Avoid the crowd
With just a little planning you can avoid the large crowds at the most popular tourist attractions. Plan to go on the trip not during the holiday season, go during the weekdays and get their early. Whatever kinds of locations you’re planning on visiting, always try to avoid the crowds and not put yourself in a situation where your hearing condition will cause you trouble.
Don’t confine yourself within your home when you have a hearing condition. You can wear electronic headphones that can shut out sounds that are very loud so you’re always within your safe range.
You might be wondering what exactly are Transatlantic and Transpacific cruises and why should you even consider taking one. Both cruises are essentially ocean crossings done when cruise ships are repositioning from one route to another.
Transatlantic and Transpacific cruises are usually offered in the early spring and late fall. The early spring cruises are done when ships are moving from their winter routes to their summer routes; late fall cruises are when the ships return to their summer routes.
Transatlantic cruises are generally from North American ports that serve as gateways for Caribbean cruises in the winter to European ports that are gateways to Baltic and Mediterranean cruises in the summer.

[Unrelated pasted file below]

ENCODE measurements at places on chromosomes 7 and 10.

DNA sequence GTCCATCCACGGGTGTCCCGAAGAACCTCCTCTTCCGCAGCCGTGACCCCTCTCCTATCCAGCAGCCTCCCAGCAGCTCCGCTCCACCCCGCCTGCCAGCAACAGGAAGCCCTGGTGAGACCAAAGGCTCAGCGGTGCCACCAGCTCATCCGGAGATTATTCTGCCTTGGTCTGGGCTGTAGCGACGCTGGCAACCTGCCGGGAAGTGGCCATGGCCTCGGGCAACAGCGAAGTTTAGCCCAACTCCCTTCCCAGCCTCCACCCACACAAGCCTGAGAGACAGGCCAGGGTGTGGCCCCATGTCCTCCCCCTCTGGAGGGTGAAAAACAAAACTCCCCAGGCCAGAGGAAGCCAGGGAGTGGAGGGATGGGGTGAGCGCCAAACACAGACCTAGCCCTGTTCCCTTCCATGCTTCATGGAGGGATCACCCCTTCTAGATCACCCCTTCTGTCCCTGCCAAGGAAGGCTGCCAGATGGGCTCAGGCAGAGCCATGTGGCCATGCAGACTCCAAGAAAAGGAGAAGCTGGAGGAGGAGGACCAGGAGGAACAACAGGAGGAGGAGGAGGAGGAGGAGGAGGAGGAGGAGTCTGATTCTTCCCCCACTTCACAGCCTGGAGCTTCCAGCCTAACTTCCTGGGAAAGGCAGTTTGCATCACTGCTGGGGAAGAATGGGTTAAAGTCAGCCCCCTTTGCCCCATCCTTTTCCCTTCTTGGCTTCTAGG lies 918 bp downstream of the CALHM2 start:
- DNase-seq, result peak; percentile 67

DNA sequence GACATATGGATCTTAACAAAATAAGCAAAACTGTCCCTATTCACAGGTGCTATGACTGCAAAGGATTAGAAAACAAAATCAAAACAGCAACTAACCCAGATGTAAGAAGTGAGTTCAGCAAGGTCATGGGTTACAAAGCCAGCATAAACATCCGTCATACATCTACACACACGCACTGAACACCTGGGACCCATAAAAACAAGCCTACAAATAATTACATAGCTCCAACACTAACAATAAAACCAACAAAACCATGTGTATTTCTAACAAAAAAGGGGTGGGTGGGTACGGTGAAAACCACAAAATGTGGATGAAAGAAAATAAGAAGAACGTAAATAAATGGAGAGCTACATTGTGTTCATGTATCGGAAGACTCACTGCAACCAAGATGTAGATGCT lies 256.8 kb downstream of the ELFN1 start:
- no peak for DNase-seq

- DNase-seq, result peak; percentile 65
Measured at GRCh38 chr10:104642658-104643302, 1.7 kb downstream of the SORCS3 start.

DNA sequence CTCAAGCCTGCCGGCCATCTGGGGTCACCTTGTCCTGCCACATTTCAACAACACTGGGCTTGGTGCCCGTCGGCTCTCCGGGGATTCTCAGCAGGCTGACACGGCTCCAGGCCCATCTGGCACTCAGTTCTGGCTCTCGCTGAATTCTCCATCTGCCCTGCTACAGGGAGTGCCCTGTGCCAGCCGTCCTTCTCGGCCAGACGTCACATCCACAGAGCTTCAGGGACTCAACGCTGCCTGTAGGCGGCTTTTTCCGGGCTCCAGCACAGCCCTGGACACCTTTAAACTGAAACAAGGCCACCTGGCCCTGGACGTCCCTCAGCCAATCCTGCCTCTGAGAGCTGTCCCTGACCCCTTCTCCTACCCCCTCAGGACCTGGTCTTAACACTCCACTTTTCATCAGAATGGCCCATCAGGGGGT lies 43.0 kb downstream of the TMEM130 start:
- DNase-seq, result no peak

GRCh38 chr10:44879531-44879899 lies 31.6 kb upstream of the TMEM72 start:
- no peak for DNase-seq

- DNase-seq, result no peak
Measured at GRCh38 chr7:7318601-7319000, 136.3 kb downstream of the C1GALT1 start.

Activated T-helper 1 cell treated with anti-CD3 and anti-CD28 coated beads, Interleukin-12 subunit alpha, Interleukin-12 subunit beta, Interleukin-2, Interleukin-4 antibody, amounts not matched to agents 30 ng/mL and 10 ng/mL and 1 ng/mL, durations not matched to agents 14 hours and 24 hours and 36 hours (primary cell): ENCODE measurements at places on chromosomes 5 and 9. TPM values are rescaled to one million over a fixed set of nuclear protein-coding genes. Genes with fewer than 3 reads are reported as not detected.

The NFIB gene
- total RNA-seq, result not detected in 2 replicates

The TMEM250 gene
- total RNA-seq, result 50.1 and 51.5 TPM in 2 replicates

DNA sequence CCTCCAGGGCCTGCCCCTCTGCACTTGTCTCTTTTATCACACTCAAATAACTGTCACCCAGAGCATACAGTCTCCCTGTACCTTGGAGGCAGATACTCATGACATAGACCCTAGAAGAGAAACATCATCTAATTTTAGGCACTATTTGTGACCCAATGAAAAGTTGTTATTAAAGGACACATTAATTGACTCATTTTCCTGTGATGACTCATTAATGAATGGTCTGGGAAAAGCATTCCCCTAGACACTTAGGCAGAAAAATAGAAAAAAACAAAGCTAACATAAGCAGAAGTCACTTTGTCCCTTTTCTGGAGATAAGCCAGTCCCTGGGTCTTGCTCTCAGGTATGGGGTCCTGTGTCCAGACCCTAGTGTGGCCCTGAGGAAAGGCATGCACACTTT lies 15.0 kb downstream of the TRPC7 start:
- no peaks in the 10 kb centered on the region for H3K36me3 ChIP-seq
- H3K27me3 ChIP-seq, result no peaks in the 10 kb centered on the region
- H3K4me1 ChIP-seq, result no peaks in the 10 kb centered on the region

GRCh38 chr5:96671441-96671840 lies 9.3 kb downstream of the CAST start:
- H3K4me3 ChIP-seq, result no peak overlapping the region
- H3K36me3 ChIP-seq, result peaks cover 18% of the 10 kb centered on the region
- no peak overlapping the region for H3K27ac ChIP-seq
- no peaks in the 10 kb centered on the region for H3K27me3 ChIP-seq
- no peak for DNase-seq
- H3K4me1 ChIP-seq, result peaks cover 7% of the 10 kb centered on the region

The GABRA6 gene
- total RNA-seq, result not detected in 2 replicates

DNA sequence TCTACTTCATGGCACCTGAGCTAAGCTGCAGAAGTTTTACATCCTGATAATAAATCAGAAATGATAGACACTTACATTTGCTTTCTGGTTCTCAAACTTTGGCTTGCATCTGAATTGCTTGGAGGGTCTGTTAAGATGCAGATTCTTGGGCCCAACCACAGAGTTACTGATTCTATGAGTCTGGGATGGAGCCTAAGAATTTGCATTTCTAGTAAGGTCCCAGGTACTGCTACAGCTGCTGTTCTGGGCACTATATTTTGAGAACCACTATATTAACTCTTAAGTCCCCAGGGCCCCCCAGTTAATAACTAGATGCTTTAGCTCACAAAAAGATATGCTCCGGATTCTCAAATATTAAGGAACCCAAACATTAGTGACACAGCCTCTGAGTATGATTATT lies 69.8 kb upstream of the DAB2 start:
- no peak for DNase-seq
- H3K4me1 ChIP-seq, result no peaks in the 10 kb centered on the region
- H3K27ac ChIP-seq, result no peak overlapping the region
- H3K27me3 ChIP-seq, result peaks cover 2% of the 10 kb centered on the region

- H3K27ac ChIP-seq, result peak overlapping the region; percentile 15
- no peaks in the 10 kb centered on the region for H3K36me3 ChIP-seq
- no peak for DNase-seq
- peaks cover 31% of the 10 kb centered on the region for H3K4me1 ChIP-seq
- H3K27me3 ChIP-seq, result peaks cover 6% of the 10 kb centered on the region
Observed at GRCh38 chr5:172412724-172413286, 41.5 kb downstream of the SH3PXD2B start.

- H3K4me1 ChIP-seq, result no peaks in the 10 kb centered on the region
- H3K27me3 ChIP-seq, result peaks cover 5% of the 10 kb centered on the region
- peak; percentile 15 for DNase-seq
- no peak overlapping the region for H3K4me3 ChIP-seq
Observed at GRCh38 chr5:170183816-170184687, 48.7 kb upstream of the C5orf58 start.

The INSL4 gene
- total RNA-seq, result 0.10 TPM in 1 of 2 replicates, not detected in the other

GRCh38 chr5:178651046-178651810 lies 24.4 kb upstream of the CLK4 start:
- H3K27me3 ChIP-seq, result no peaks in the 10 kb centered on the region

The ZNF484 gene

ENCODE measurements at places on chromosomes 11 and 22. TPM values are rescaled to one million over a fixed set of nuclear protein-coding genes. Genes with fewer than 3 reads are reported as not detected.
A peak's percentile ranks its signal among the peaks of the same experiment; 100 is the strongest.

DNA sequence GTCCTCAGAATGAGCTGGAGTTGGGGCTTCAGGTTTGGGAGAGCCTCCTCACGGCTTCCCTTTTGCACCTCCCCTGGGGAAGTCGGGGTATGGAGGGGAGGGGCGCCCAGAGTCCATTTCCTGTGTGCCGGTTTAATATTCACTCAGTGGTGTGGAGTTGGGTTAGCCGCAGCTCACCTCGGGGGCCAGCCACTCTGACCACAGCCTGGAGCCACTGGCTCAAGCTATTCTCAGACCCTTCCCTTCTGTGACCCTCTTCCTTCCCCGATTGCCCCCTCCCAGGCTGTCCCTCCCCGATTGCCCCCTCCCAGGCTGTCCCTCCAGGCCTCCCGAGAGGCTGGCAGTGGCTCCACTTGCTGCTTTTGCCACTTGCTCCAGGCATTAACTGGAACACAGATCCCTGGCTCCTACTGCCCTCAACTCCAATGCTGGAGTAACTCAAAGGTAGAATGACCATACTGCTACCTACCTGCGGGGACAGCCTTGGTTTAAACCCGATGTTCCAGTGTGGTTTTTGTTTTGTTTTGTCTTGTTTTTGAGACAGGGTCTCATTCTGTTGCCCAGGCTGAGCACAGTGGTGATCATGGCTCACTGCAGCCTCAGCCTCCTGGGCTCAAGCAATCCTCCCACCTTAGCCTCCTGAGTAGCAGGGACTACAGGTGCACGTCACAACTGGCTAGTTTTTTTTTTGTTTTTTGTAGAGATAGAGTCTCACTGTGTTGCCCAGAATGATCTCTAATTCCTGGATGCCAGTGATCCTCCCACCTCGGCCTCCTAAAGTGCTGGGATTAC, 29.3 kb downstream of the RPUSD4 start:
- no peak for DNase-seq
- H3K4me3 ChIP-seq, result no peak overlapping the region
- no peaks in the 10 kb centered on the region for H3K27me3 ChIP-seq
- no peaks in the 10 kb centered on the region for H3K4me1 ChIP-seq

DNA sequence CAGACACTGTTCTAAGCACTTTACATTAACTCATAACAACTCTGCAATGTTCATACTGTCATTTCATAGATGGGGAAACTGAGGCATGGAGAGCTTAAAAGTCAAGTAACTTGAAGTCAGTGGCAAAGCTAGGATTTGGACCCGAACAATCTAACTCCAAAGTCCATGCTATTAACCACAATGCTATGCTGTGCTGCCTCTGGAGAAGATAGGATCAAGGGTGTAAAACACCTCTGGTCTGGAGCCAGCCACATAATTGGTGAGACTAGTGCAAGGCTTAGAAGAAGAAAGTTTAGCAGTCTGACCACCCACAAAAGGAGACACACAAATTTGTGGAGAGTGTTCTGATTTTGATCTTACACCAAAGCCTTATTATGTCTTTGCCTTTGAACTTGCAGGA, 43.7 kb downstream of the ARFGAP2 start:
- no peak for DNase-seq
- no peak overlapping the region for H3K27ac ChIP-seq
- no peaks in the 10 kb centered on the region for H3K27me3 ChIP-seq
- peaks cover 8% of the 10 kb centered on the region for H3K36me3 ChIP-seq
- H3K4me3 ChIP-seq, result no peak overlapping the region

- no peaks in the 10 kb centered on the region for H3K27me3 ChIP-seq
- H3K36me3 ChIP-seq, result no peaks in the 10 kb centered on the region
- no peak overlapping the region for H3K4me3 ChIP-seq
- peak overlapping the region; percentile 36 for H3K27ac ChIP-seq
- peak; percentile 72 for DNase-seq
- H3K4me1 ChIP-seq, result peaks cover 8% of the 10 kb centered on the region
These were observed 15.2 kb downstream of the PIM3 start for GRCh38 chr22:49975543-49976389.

Transpacific cruises are generally from Asian and Southern Hemisphere ports that serve as gateways to Asian and Australian/New Zealand cruises in the winter to ports located in North America’s western ports that are the debarkation ports to Alaska in the summer months.
Got that? Ok now you should know that there are basically 2 transatlantic routes.
The northern route take ships from Florida to Northern Europe with ports of call in Greenland, Iceland, Ireland, and Scotland before ending up in either South Hampton, England or Copenhagen, Denmark. These ships ply the Baltic route during the summer months. Their late fall return usually includes stops along eastern Canada and the US eastern seaboard to view the colorful autumn foliage.
The southern route takes ships from Florida to ports in Spain, Greece, or Italy with stops at the Canary Islands, Azores, and possibly the Spain’s Costa del Sol. These ships travel the Eastern and Western Mediterranean routes during the summer. Their late fall return usually follows the same route they take in the spring. [spacer height=”-20px”]
Transpacific routes generally travel from Asia, Australia, and New Zealand to San Fransico, Seattle, or Vancouver. They usually make stops in Mexico and Southern youCalifornia.
Having said all this there of course will be exceptions such as ships moving from their winter routes in South America and those that travel around the Middle East. For the purpose of this article we’ll stick to the Transatlantic and Transpacific routes.
Alright, now you sort of know what transatlantic and traspacific cruise are, so let me give you six reasons why you should consider taking one or perhaps why you shouldn’t.
The Price is Right!